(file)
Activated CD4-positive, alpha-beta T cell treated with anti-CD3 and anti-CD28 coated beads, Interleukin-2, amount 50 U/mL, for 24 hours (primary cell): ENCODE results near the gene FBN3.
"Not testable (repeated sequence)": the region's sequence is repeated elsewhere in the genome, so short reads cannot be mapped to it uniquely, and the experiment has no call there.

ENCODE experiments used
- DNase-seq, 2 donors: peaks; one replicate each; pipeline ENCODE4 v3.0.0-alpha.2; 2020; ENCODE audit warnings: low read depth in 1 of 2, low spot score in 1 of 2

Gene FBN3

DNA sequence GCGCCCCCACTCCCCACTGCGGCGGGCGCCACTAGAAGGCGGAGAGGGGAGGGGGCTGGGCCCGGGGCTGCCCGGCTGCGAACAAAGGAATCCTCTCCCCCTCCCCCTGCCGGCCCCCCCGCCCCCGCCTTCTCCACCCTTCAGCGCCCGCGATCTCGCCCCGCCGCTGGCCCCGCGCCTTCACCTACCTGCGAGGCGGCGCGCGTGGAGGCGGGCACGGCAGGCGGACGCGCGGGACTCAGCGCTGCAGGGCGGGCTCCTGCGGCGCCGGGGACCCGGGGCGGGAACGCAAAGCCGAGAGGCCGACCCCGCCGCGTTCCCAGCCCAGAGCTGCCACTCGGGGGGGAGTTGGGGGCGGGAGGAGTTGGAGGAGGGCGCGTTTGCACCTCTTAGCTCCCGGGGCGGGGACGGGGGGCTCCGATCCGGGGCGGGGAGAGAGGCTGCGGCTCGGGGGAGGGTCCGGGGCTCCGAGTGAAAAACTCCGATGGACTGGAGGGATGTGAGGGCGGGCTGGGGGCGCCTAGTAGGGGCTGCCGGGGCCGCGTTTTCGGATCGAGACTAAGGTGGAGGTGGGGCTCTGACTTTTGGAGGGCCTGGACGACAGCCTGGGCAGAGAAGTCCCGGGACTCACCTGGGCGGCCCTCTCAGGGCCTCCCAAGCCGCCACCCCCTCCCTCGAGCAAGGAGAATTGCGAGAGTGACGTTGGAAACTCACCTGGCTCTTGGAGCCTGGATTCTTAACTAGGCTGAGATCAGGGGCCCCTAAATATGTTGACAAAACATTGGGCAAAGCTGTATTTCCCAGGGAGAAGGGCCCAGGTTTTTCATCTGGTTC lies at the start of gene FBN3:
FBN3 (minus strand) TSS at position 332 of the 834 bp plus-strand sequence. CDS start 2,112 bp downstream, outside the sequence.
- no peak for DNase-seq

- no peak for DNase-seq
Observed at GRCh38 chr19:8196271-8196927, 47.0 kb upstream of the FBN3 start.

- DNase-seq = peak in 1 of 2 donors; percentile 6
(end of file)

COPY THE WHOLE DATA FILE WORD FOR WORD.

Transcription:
Activated CD4-positive, alpha-beta T cell treated with anti-CD3 and anti-CD28 coated beads, Interleukin-2, amount 50 U/mL, for 24 hours (primary cell): ENCODE results near the gene FBN3.
"Not testable (repeated sequence)": the region's sequence is repeated elsewhere in the genome, so short reads cannot be mapped to it uniquely, and the experiment has no call there.

ENCODE experiments used
- DNase-seq, 2 donors: peaks; one replicate each; pipeline ENCODE4 v3.0.0-alpha.2; 2020; ENCODE audit warnings: low read depth in 1 of 2, low spot score in 1 of 2

Gene FBN3

DNA sequence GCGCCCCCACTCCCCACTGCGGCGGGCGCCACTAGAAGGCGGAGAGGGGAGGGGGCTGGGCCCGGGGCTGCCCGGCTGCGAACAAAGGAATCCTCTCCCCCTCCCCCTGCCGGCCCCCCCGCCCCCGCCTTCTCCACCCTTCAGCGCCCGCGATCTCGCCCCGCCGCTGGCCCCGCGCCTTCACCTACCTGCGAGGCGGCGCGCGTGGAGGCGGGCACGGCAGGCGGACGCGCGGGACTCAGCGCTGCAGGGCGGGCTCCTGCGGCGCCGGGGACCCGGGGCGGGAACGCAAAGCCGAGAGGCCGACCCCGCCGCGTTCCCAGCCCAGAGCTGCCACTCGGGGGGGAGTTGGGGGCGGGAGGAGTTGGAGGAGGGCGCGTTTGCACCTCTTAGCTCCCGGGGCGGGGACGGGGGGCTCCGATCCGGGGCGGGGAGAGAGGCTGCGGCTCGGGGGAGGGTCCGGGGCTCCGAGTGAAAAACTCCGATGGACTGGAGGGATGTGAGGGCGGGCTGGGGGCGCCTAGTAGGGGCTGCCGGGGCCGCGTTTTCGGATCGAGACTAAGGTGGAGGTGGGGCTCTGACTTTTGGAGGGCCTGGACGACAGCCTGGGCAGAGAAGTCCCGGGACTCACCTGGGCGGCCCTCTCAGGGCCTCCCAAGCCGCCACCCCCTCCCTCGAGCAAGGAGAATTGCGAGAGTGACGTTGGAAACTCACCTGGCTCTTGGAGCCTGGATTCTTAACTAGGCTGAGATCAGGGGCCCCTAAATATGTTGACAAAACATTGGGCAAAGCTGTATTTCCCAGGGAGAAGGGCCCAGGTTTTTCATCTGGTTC lies at the start of gene FBN3:
FBN3 (minus strand) TSS at position 332 of the 834 bp plus-strand sequence. CDS start 2,112 bp downstream, outside the sequence.
- no peak for DNase-seq

- no peak for DNase-seq
Observed at GRCh38 chr19:8196271-8196927, 47.0 kb upstream of the FBN3 start.

- DNase-seq = peak in 1 of 2 donors; percentile 6